(9)  Humanitarian projects (specific licenses) (see § 515.575);

31 CFR 515.560.

SHIELD_CubaAgent Coulson and his team’s travel to Cuba would violate US law, as they could not apply for a license, and also Cuba’s rights as a nation. Most countries do not approve of rogue former spies doing the “right thing” in a paramilitary operation.

It also should be noted, getting a haircut and shave is not on the list.

In the unlikely event Agent Coulson and his fellow agents coordinated with the Cuban government, they would likely violate the Logan Act. This law prohibits US citizens effectively having their own foreign policy agreements with the “intent to influence the measures or conduct of any foreign government” that are “in relation to any disputes or controversies with the United States.” 18 USCS § 953. Given the nature of the relations with Cuba, and the likely negative reaction from the US with HYDRA launching operations from Cuba into the United States, the Logan Act might be violated if Coulson coordinated with Cuba. However, this seems highly unlikely.

Don’t Make Me Go Old Yeller

Garrett should not be allowed around children. Or Dogs.

There is no question that John Garrett “liberating” Grant Ward from juvenile hall would have been child abduction.  Massachusetts law states:

Whoever, without lawful authority, forcibly or secretly confines or imprisons a child under the age of 16 within the commonwealth against his will or forcibly carries or sends such person out of the commonwealth or forcibly seizes and confines or inveigles or kidnaps a child under the age of 16 with the intent either to cause him to be secretly confined or imprisoned in the commonwealth against his will or to cause him to be sent out of the commonwealth against his will or in any way held to service against his will, shall be punished by imprisonment in the state prison for not more than 15 years. The provisions of the preceding sentence shall not apply to the parent of a child under 16 years of age who takes custody of such child.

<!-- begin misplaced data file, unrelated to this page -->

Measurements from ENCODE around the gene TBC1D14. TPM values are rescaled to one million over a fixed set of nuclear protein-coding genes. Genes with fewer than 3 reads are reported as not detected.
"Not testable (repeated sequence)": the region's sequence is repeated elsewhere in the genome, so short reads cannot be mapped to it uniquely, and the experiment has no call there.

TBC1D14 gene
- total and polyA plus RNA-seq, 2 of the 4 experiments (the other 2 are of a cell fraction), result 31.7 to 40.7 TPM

ALM GL ch. 265, § 26.

Garrett arguably meets this offense, because HYDRA agents forcibly broke Ward out of juvenile hall and left Ward in the woods to fend for himself. While Ward did agree to go with Garrett, that did not also include “troops are about attack.” Moreover, leaving a minor in the woods to care for themselves would be child abuse and abandonment.

HYDRA_OldYellerOrdering Ward to kill Buddy the Dog would violate Wyoming law, which defines animal abuse, in part, as “unnecessarily… attempts to kill an animal.” Wyo. Stat. § 6-3-203(a)(ii).

Forcing Ward to kill Buddy would go far beyond Old Yeller, where our boy hero had to shoot his beloved dog infected with rabies.

Buddy’s only reason to be put down was making Ward weak by emotional attachment. If the young Ward had executed Buddy, he would have committed a crime.

And Garrett is a supreme jerk.

Too bad Ward did not feel the same loyalty to all the SHIELD Agents he killed.

It is eerie that it looked like Ward was going to kill Fitz and Simmons like Old Yeller. Instead of being in a shed, Fitz and Simmons were in a cargo pod as Ward wrestled with his feelings. However, Fitz’s puppy dog loyalty to Ward seems to have been rewarded by being dumped at sea from a survivable altitude and speed, opposed to executed like Old Yeller in a shed.

An EMP As a Weapon

Fitz might not understand how to do a fist bump, but he knew how to ruin a cyborg’s day with an electromagnetic pulse.

Was using the EMP a valid form of self-defense? Maybe. Garrett wanted Fitz and Simmons dead. While a gun was not to his head, stopping Garrett was more a tactical move to eliminate an enemy.